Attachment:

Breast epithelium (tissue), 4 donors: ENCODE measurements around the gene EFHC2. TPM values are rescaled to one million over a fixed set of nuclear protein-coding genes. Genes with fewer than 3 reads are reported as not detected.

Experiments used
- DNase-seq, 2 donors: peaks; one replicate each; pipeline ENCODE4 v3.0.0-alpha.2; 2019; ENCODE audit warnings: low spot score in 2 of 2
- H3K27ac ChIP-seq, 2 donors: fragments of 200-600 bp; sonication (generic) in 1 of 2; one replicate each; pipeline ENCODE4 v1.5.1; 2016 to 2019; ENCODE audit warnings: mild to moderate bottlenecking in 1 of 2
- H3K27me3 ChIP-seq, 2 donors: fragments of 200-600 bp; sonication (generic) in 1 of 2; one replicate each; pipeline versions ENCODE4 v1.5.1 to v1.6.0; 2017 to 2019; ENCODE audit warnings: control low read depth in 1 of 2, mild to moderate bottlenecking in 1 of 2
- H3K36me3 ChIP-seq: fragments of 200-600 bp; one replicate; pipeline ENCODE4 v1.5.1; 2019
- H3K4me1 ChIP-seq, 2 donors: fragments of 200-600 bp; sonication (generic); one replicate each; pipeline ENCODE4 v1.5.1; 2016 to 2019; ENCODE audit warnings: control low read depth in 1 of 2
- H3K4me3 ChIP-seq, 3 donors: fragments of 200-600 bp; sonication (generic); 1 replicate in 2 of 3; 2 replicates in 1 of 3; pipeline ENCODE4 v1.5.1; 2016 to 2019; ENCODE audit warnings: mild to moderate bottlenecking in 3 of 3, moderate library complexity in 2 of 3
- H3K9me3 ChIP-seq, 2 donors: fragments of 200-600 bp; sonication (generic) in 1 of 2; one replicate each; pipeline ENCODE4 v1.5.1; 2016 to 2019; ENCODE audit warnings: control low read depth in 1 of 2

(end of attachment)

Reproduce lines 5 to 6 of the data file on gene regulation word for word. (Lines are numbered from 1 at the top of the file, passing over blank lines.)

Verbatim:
- H3K27me3 ChIP-seq, 2 donors: fragments of 200-600 bp; sonication (generic) in 1 of 2; one replicate each; pipeline versions ENCODE4 v1.5.1 to v1.6.0; 2017 to 2019; ENCODE audit warnings: control low read depth in 1 of 2, mild to moderate bottlenecking in 1 of 2
- H3K36me3 ChIP-seq: fragments of 200-600 bp; one replicate; pipeline ENCODE4 v1.5.1; 2019